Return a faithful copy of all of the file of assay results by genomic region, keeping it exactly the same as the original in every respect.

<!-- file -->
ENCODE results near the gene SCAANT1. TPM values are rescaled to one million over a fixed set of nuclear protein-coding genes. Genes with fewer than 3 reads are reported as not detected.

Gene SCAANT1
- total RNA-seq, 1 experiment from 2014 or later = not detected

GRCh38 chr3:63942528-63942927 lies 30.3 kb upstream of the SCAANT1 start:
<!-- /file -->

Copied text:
ENCODE results near the gene SCAANT1. TPM values are rescaled to one million over a fixed set of nuclear protein-coding genes. Genes with fewer than 3 reads are reported as not detected.

Gene SCAANT1
- total RNA-seq, 1 experiment from 2014 or later = not detected

GRCh38 chr3:63942528-63942927 lies 30.3 kb upstream of the SCAANT1 start: